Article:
Article: PDF
DOI: 10.51762/1FK-2021-26-01-02
Abstract: The article traces the history of the development of the hexameter on German soil: from the use of the Leonin hexameter in the Middle Ages and the Reformation, the mixed Latin-German hexameter in the period of humanism (in the form of carmina eroica) and the German hexameter in the 18th–19th centuries (mainly in the form of elegy, epigram and idyll) to derivatives and ironic forms of the XX century (memorandum, instructive poem, etc.). Klopstock played a significant role in the spread of the hexameter in German poetry, bringing a fresh stream to German poetry by rejecting the prevailing in the 17th century predominantly alternating Alexandrian verse. Voss also inspired his contemporaries to create distiches with his translations of Homer’s poems. The flowering of the hexameter falls on the period of classicism: Goethe and Schiller created the best and purest examples of this poetic meter. Goethe and Schiller during the Enlightenment, Hölderlin, Novalis and Kleist in romanticism, Rückert, Platen and Mörike in post-romanticism introduced variety and movement into the hexameter by means of different types of caesura in verse. Austrian poets (Saar, Weinheber, Bachmann) appeal to hexameter as a classic form of German verse, Hauptmann uses it to create a large poetic form. The poets of the pre-war and war period (Colmar, Schröder, Holthusen) seek in him an aesthetic support in an era of timelessness. Poets of the former GDR (Brecht, Bobrowski, Müller), poets of the Federal Republic of Germany (Grünbein, Herbst) use it sporadically and in a transformed form, but at the same time take into account the thematic and genre traditions associated with this antique meter. Most foreign researchers, when determining the hexameter, speak of its dactylic component and only from the middle of the 20th century some of them (Kayser, Mönnighof) note, in addition to the spondees, the possibility of using chorees in the initial syllables of a verse.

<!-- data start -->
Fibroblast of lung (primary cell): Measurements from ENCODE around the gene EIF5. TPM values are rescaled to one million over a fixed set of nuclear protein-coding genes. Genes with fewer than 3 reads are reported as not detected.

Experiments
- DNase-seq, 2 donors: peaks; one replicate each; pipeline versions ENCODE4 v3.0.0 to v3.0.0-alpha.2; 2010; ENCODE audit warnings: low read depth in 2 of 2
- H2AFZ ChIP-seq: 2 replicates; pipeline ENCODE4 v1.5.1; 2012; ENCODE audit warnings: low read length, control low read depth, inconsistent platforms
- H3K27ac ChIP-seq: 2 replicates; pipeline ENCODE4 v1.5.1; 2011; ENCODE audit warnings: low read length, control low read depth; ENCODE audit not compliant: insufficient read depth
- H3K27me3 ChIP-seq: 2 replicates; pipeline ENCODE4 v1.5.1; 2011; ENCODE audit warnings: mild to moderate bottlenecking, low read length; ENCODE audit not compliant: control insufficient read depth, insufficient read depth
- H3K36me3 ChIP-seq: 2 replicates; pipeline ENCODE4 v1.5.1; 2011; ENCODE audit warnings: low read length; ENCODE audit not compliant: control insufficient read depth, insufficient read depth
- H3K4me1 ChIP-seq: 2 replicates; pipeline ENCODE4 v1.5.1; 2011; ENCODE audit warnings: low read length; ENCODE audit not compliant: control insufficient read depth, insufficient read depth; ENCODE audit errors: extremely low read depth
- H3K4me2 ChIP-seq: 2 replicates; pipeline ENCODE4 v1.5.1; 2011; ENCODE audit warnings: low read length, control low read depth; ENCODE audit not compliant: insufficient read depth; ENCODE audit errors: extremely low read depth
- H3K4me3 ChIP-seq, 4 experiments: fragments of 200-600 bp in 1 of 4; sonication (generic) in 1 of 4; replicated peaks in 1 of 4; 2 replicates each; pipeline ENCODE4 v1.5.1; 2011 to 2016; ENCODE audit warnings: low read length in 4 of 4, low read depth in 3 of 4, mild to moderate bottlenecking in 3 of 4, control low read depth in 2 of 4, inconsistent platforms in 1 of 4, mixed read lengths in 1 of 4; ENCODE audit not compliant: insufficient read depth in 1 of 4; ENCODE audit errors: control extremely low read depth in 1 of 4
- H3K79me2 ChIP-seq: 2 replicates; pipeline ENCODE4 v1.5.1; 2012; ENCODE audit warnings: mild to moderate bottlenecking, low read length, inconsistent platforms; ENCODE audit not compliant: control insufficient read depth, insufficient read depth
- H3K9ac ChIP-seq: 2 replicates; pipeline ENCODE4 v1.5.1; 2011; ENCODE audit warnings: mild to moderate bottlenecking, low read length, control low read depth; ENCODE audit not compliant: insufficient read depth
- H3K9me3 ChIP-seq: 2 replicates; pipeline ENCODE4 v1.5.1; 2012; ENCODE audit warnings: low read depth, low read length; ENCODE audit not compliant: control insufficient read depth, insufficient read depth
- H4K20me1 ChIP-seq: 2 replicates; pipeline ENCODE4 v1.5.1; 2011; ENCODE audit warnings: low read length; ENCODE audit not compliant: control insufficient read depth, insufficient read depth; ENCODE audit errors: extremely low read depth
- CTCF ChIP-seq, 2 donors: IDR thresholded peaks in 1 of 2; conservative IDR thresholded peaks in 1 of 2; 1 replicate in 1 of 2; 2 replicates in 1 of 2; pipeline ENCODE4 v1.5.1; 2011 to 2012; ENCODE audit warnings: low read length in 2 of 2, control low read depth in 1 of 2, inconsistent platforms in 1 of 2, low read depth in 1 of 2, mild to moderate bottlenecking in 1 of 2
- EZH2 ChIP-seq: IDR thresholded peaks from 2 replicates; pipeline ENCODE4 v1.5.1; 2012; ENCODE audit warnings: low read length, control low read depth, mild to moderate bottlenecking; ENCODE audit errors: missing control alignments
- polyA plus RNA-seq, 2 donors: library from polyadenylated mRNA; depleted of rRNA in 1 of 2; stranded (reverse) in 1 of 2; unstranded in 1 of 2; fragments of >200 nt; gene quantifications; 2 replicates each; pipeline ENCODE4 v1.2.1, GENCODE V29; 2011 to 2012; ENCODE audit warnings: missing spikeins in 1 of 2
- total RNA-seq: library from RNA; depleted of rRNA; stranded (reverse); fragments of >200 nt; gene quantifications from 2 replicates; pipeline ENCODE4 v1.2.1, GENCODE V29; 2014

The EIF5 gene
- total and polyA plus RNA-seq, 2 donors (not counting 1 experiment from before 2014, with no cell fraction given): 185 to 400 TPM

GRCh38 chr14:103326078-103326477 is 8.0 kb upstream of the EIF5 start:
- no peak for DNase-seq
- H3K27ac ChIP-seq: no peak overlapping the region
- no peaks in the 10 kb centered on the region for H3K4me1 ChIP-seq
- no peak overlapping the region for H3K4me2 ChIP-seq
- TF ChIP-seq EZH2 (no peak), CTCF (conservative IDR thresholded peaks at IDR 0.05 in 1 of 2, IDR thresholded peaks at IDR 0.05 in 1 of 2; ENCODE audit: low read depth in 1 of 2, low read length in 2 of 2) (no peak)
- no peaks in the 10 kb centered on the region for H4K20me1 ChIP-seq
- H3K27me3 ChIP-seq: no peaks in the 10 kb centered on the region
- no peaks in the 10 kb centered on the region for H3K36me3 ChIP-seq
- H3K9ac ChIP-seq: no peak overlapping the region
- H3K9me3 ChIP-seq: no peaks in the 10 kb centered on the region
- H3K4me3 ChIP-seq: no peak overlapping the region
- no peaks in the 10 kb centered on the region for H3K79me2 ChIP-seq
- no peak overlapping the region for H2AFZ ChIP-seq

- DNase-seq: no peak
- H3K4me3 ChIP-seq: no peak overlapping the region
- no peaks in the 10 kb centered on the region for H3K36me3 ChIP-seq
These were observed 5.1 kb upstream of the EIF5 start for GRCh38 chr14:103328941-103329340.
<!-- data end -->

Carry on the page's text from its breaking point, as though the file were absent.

Key words: Hexameter; Leonine verse; elegiac distich; idyll; epigram; didactic poem.

For citation

Andreiushkina, T. N. (2021). The History of the Development of the Hexameter in German Poetry. In Philological Class. 2021. Vol. 26 ⋅ №1. P. 22–37. DOI 10.51762/1FK-2021-26-01-02.